FAHRENHEIT 451

PrintE-mail Written by J. R. Southall

With an ostentatiously anti-intellectual president in the White House, and a not too dissimilar motivation having driven the Brexit result, Ray Bradbury’s most celebrated novel – despite now being 64 years of age – has never been more pertinent. As part of its Dangerous Visions series, comprising adaptations of established dystopian future fiction alongside two brand new plays, Radio 4 are presenting Fahrenheit 451, a straight reading of the work abridged by Sara Davies into ten quarter-hour instalments.

 

It is, quite simply, terrific. The story of a near-future America massaged into an apathetic existence by suffocatingly anodyne home entertainment, and where reading has fallen out of fashion to the extent that it is now seen as inimical to the “happiness” of society, Guy Montag is a fireman – employed in the lighting of fires rather than the extinguishing of them – whose job it is to ensure that literature of any kind is kept out of the hands and minds of a listless population. But Montag is suffering a dissatisfaction with the emptiness of living with his abstractedly suicidal wife Mildred, brought sharply into focus by a “chance” encounter with his new teenage neighbour, the unorthodox Clarisse McClellan. When one of the victims of his fire-starting chooses to die with her books, Montag can’t help himself bringing his work home with him, an act that precipitates the unravelling of his dreary existence.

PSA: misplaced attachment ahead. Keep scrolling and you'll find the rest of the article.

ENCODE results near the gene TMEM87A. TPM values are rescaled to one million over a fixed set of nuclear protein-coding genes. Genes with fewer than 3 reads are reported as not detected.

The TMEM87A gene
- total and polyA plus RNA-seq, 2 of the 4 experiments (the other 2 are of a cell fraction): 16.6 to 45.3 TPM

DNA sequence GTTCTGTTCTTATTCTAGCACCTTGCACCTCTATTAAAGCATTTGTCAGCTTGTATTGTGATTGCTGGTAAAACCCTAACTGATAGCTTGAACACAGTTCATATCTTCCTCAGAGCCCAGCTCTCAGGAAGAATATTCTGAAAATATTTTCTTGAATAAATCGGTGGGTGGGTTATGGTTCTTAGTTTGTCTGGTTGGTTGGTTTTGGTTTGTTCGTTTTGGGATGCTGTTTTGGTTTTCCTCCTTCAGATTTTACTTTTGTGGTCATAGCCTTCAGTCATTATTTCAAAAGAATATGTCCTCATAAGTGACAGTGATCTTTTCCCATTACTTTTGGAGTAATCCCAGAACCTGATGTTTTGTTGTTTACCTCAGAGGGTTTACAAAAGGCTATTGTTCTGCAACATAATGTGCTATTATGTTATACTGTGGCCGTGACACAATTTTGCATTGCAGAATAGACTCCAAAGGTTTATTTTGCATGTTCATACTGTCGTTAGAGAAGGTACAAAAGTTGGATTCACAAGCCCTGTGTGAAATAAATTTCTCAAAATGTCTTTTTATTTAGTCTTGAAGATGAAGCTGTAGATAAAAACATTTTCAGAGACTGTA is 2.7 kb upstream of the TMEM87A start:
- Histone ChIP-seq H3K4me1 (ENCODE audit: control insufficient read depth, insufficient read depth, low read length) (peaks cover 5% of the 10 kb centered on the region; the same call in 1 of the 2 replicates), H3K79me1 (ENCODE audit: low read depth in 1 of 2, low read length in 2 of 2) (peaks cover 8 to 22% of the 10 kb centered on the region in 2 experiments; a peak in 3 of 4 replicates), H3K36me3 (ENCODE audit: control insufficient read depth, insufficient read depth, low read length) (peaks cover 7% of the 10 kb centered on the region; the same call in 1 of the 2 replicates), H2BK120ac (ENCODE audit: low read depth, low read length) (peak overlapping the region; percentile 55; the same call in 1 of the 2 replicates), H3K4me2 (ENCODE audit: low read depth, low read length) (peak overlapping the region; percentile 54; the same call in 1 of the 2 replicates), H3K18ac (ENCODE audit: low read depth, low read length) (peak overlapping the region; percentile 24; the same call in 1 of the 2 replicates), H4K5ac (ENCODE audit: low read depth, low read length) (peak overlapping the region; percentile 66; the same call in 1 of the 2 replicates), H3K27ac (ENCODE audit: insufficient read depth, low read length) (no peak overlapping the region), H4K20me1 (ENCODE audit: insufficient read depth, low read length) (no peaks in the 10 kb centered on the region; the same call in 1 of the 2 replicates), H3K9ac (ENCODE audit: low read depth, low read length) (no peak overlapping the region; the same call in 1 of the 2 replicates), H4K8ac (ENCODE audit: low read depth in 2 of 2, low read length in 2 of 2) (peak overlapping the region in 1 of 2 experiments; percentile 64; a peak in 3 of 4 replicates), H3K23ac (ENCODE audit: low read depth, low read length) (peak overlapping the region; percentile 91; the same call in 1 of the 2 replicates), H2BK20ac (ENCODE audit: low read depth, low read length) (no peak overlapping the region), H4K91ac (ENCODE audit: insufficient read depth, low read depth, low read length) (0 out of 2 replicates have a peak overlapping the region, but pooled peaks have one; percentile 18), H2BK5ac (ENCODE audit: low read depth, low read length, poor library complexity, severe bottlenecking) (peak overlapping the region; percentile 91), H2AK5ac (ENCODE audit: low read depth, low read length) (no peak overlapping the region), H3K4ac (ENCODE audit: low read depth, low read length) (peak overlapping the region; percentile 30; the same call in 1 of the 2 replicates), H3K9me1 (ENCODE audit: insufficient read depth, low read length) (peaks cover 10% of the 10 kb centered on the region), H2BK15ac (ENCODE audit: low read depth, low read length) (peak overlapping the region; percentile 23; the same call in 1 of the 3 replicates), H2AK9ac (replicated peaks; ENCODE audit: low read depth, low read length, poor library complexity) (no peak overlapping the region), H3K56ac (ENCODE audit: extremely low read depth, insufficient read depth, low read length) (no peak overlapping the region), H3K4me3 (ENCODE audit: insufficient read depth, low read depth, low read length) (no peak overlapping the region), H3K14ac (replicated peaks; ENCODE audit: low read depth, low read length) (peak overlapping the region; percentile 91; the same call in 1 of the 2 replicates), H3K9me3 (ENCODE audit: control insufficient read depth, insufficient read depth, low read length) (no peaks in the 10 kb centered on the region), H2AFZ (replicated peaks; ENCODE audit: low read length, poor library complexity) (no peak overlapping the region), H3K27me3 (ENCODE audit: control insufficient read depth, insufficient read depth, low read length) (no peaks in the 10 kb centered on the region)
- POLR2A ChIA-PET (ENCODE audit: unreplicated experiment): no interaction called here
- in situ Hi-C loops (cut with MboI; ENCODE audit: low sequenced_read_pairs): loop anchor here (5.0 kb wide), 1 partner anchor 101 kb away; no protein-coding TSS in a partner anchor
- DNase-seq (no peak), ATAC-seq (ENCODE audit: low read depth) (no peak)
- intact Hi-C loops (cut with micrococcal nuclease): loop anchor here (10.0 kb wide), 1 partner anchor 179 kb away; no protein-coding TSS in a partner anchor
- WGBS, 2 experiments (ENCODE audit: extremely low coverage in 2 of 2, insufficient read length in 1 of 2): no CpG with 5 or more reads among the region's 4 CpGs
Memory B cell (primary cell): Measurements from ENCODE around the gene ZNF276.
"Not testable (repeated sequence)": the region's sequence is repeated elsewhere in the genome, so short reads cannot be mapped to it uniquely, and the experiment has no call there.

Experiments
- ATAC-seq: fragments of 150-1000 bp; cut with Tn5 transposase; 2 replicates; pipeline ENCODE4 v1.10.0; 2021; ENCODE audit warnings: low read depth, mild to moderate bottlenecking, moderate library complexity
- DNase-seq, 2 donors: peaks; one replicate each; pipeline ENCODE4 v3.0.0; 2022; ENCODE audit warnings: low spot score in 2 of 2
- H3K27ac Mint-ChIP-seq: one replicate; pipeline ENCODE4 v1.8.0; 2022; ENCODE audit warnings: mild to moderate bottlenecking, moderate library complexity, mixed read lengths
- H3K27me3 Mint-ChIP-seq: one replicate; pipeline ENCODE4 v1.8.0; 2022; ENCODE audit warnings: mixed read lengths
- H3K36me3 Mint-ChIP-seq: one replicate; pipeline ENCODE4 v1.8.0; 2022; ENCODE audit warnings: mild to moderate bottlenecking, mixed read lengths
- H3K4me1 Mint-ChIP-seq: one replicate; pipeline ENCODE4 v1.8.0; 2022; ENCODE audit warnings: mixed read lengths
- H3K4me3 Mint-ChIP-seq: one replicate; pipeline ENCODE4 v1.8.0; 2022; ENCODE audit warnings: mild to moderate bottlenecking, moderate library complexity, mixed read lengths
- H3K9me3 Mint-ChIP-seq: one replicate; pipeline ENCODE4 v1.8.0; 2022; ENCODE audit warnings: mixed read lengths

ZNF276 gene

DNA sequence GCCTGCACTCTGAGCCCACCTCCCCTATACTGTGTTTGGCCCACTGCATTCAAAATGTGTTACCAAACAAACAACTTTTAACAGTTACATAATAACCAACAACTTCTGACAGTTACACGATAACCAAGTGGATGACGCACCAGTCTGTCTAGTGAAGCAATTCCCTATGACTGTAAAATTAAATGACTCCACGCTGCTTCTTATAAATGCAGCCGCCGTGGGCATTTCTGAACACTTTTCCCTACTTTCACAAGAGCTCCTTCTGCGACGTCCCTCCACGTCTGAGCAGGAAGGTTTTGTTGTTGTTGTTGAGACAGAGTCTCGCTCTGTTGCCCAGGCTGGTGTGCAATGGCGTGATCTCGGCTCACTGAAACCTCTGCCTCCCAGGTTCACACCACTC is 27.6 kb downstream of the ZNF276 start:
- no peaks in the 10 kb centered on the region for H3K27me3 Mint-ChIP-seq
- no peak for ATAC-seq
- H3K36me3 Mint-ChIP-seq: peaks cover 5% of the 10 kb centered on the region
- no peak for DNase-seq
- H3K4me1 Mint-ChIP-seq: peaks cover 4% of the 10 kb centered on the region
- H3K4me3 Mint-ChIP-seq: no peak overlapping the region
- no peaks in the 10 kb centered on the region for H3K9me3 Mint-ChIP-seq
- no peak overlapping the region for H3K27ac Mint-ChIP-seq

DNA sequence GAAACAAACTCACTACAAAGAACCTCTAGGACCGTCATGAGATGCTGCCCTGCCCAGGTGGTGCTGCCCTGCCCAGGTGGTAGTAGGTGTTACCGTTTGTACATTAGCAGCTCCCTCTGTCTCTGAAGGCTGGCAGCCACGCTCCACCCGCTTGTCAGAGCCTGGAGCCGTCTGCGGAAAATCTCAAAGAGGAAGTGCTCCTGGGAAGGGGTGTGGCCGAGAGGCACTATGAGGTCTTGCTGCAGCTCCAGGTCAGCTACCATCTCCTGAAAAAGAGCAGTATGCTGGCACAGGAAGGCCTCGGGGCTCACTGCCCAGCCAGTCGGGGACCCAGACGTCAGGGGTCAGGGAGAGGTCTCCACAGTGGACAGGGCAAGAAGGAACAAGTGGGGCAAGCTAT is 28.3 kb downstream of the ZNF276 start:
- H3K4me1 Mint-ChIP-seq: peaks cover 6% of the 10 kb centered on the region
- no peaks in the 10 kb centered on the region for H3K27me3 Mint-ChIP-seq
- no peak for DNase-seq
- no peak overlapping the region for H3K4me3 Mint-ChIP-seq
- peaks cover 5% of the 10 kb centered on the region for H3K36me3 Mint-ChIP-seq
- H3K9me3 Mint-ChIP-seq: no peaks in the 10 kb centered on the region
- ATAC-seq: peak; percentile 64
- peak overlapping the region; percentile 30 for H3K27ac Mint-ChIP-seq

Davies’ invisible adapting of Bradbury’s prose punches the important beats of the story into largely self-contained chapters, creating a naturally episodic rhythm that constitutes a very easy listen. But it’s Alex Jennings’ narration that holds the attention, his non-native western drawl measured and hypnotic, a perfect fit for the material. It’s a choice that draws out the innate melancholy of Montag’s dawning self-discovery, and makes sense of Bradbury’s often lyrical word choices and unorthodox syntax in a way a full-cast adaptation would have missed. Instead we are invited into Montag’s consciousness, an initially almost empty place that fills as we listen, and as we learn about and understand the world he inhabits. Jennings casually defines each of the characters – including Beatty, Montag’s boss at the fire station and the nearest thing the story has to a villain – in a way that emphasises their superficiality, whether deliberate or unintentional, and quickly becomes compelling.

 

Davies and Jennings also pull out the ironies of Bradbury’s novel, happily self-referencing their own collusion in the building of a universe of sound-bite comprehension and snap endings, and are content to allow the bittersweet conclusion to draw its own parallels with our current reality. Fahrenheit 451 will be available on the iPlayer for about a month; we strongly suggest you seek it out, and re-engage with this classic made fresh.

 

DANGEROUS VISIONS: FAHRENHEIT 451 / PUBLISHER: BBC RADIO 4 / ABRIDGED BY: SARA DAVIES / READ BY: ALEX JENNINGS / BROADCAST: 3RD – 14TH JULY ON RADIO 4 FM, AVAILABLE ON BBC IPLAYER RADIO FOR 30 DAYS THEREAFTER



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